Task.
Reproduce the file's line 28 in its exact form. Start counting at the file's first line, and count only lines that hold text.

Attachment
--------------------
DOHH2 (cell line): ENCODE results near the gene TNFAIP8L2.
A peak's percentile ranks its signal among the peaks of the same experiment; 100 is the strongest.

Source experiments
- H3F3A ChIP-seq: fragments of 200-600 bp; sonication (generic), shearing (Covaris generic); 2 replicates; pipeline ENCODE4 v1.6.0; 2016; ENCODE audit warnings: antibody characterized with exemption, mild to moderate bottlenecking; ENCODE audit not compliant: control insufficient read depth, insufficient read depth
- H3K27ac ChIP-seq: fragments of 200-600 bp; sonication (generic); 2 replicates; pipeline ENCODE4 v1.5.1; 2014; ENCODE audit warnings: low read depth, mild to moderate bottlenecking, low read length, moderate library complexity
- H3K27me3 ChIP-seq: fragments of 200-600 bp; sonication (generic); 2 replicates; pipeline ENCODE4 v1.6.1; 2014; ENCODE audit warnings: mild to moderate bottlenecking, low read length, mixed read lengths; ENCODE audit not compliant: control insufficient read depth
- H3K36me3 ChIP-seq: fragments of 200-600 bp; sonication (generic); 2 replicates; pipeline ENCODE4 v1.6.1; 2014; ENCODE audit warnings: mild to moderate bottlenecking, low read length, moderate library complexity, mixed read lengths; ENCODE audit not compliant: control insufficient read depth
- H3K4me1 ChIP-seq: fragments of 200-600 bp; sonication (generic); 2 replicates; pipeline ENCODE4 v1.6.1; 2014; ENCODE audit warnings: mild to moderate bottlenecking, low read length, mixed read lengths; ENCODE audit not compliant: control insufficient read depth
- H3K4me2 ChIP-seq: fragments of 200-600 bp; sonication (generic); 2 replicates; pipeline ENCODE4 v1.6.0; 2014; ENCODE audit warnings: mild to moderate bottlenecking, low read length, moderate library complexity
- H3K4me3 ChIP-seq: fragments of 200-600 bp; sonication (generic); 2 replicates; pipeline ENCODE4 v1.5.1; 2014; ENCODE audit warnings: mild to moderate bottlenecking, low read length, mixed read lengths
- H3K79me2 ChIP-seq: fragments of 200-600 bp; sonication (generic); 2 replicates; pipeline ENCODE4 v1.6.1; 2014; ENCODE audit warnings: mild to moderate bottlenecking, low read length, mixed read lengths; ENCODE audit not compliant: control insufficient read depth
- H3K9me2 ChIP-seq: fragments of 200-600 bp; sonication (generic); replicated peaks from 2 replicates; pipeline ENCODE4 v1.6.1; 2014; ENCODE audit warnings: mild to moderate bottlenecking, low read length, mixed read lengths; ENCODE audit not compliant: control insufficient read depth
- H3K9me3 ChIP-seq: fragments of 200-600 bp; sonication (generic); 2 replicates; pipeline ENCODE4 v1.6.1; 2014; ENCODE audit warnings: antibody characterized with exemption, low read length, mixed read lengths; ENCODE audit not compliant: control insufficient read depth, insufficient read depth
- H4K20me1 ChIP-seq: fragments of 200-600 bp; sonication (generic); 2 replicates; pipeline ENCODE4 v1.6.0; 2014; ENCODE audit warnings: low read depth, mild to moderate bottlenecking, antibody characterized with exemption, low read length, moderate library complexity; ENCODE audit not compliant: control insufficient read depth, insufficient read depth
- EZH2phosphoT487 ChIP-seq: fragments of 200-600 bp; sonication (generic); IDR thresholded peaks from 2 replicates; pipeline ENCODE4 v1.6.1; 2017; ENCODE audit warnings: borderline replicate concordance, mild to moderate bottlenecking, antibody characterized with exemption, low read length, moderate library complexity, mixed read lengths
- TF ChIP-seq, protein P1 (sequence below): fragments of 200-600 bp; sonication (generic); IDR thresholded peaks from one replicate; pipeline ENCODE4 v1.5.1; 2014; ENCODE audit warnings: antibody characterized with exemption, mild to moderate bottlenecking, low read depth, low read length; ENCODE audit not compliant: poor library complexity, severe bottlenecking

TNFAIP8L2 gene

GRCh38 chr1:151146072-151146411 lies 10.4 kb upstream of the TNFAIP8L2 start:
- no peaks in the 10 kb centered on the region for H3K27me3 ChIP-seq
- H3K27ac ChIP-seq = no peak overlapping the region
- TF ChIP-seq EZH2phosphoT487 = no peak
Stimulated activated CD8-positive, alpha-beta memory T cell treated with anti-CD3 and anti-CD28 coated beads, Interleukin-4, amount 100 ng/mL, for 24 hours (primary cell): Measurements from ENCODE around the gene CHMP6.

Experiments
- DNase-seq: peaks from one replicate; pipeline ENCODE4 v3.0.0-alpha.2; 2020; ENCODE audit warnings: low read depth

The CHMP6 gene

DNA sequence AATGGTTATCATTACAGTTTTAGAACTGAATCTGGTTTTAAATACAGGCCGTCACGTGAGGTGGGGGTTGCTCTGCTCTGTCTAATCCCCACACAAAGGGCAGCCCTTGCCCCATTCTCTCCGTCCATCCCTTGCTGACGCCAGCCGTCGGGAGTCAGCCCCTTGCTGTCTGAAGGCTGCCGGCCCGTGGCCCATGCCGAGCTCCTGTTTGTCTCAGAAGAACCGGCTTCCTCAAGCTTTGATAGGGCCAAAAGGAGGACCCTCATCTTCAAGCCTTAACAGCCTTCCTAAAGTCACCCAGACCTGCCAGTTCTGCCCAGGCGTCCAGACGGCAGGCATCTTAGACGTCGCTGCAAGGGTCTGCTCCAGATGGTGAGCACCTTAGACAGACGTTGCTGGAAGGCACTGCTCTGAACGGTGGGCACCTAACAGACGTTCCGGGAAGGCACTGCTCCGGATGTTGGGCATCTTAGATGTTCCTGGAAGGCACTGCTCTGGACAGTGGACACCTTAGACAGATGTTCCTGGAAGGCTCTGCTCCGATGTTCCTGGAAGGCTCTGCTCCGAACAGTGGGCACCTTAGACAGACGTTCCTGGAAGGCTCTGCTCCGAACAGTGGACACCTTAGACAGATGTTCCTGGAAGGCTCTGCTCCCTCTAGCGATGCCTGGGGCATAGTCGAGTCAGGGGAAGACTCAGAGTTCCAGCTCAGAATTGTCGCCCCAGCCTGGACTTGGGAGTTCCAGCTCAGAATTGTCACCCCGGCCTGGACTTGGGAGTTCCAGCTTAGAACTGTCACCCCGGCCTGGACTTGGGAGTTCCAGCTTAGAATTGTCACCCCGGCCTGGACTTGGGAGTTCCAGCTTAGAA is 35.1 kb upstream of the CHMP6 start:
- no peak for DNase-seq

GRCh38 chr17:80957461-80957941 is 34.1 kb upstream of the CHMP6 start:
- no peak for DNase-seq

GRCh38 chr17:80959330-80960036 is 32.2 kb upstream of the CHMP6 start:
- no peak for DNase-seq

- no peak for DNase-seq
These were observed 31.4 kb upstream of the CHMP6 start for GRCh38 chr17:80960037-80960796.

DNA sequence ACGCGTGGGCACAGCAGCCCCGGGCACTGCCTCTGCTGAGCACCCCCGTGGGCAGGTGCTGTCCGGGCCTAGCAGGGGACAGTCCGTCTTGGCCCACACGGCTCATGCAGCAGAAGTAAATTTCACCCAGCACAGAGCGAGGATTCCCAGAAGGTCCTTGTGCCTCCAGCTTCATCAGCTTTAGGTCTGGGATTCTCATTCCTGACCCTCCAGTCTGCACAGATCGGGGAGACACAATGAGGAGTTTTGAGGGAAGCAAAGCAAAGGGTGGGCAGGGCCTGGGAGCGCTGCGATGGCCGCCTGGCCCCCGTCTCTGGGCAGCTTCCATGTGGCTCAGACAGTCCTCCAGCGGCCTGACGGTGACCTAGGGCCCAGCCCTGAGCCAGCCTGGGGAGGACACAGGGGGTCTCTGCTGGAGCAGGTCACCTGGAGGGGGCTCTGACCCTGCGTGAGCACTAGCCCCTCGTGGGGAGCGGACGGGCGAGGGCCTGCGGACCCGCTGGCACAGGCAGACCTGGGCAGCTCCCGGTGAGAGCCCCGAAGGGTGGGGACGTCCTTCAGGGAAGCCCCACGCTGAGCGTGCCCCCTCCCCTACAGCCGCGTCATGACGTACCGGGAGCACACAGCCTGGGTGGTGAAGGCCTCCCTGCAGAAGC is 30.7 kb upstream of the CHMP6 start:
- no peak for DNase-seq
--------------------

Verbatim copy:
GRCh38 chr17:80957461-80957941 is 34.1 kb upstream of the CHMP6 start: